dead fetus

dead fetus

As defined by statutory language in the US, an expelled or delivered fetus that exhibits no heartbeat, spontaneous respiratory activity, spontaneous movement of voluntary muscles, or pulsation of the umbilical cord (if still attached) [45 CFR 46.203(f)].
References in periodicals archive ?
For dead fetus, surgery is typically specified due to the danger of contamination and DIC.
A dead fetus was found in a garbage bin inside a transport terminal in Muntinlupa City on Thursday afternoon.
Cervical dilation failure is commonly observed, subsequent to correction of uterine torsion and is considered a major obstacle in vaginal fetal delivery (Prabhakar et al., 2007) especially in the presence of a dead fetus. Most uterine torsions do not warrant surgical intervention and caesarean section is never performed as the first choice.
On 15 December 2015 the patient underwent cystoscopy, which revealed in the cavity of the urinary bladder a dead fetus, embryonic vesicle, and fragments of the umbilical cord (Figure 2).
Out of thirteen goats, two were diagnosed as having dead twins (Figure 1) and 11 were diagnosed as having single dead fetus (Figure 2).
(c) The opened ileum revealing a dead fetus. (d) Photograph showing the placenta in the uterus after detaching the ileum from the uterine fundus.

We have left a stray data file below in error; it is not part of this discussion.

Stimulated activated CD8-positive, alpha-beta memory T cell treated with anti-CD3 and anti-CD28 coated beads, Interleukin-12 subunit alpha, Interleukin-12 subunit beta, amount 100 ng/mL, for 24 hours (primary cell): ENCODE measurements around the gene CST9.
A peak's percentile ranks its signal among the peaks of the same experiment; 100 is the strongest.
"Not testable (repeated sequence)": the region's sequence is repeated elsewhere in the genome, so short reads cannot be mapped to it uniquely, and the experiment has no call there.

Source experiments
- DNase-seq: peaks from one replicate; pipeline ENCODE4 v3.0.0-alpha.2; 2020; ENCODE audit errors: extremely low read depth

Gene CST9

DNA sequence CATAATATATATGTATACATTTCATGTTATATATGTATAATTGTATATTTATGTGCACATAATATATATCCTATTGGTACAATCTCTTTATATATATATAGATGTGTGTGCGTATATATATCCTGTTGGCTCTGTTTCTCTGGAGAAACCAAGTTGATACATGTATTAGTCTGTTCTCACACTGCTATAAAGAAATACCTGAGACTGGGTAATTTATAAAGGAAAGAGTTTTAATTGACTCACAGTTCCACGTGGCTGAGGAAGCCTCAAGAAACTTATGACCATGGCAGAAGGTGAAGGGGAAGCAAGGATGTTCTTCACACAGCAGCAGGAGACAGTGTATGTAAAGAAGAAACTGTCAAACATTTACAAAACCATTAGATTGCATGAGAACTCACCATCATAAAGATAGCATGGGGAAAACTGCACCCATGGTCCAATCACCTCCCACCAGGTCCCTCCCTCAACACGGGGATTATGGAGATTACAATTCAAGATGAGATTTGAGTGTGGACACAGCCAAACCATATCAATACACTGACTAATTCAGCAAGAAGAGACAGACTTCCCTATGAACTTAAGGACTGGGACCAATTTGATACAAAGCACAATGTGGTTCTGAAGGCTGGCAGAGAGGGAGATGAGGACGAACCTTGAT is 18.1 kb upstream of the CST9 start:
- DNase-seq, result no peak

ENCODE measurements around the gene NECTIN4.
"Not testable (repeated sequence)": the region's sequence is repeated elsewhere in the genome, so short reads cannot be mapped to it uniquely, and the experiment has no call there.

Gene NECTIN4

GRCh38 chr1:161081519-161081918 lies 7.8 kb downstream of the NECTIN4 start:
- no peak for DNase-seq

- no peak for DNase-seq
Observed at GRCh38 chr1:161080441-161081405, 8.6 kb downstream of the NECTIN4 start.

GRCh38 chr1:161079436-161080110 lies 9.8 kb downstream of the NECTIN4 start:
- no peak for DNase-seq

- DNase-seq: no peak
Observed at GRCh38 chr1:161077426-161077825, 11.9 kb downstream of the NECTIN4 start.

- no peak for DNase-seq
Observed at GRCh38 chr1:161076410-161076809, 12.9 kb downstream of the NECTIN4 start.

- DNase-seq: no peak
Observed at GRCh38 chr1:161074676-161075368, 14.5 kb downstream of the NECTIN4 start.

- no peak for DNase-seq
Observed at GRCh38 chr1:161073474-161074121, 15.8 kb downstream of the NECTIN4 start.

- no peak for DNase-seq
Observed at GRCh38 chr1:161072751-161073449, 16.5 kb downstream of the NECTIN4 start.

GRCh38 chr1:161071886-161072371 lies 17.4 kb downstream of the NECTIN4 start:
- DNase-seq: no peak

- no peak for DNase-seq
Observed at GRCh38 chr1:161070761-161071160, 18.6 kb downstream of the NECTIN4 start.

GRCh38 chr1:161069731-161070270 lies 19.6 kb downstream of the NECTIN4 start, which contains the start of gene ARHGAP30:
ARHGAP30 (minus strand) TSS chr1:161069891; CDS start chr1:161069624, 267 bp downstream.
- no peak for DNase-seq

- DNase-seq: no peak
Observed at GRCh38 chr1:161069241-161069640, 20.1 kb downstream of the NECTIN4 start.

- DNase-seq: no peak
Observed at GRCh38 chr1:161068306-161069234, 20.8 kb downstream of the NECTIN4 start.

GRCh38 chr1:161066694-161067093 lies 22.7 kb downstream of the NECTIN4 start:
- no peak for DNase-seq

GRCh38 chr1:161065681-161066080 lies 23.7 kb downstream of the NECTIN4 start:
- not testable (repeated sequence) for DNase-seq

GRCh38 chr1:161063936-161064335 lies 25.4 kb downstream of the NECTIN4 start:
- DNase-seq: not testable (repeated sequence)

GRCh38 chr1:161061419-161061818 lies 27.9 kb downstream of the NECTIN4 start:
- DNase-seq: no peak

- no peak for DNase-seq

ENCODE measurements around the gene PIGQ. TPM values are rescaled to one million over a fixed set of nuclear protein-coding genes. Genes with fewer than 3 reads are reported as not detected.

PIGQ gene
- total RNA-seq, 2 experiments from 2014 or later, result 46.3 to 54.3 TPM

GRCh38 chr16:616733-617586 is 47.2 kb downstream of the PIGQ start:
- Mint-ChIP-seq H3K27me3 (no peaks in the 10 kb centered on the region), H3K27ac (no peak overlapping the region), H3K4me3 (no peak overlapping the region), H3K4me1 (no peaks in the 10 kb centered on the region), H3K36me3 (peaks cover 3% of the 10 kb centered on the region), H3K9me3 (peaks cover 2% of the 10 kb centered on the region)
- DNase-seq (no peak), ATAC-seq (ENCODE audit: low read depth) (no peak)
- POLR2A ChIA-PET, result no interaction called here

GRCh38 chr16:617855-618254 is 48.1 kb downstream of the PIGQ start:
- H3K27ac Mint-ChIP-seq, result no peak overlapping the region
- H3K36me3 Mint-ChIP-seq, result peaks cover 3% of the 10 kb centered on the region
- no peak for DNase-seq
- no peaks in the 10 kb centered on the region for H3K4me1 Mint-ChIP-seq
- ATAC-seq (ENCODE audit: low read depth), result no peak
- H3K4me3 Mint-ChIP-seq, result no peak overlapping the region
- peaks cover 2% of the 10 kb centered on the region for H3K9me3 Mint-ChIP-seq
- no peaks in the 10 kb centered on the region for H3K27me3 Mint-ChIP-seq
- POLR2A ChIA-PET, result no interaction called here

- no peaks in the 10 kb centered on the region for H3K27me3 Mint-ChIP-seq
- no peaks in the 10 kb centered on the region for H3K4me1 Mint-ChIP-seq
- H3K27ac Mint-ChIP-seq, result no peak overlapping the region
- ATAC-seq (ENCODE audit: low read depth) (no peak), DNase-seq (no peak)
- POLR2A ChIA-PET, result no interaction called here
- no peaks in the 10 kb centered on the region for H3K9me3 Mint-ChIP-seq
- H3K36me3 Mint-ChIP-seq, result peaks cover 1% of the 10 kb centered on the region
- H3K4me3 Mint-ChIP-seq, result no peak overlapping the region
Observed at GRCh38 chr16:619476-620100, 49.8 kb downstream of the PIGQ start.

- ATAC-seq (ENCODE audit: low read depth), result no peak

A live fetus was defined as one that responds to stimuli; a dead fetus was defined as a term fetus not demonstrating marked to extreme autolysis [28].
Limitations of the study: A previous study20 suggested that, different types of umbilical abnormality could induce dead fetus. But in this study, the survival rate of fetus was 100%, which was a quite positive outcome.
soil in May, involving a dead fetus that a woman turned over to health authorities.
However, we are aware of at least 2 clinical cases in which fetal cardiac activity was convincingly documented at admission and for several hours intrapartum with subsequent episodic loss of signal and then delivery of a dead fetus wherein retrospective review confirmed that for a period of time the maternal heart rate was recorded and interpreted to be the fetal heart rate.
After the piano solo midway, "First Miracle," a succession of four songs follows; "Superhero (Birth One)," a sweet expression of confidence; "From the Start (Birth Two)," recounting the first moments after birth; "Five Days (Birth Three)," a heartbreaking account of carrying a dead fetus to term ("five days, while heartbreaking, were also a gift"); and the exultant duet, "I Did It!" with its constant meter changes and triumphant [E.sub.[flat]] major heralding the birth of twins.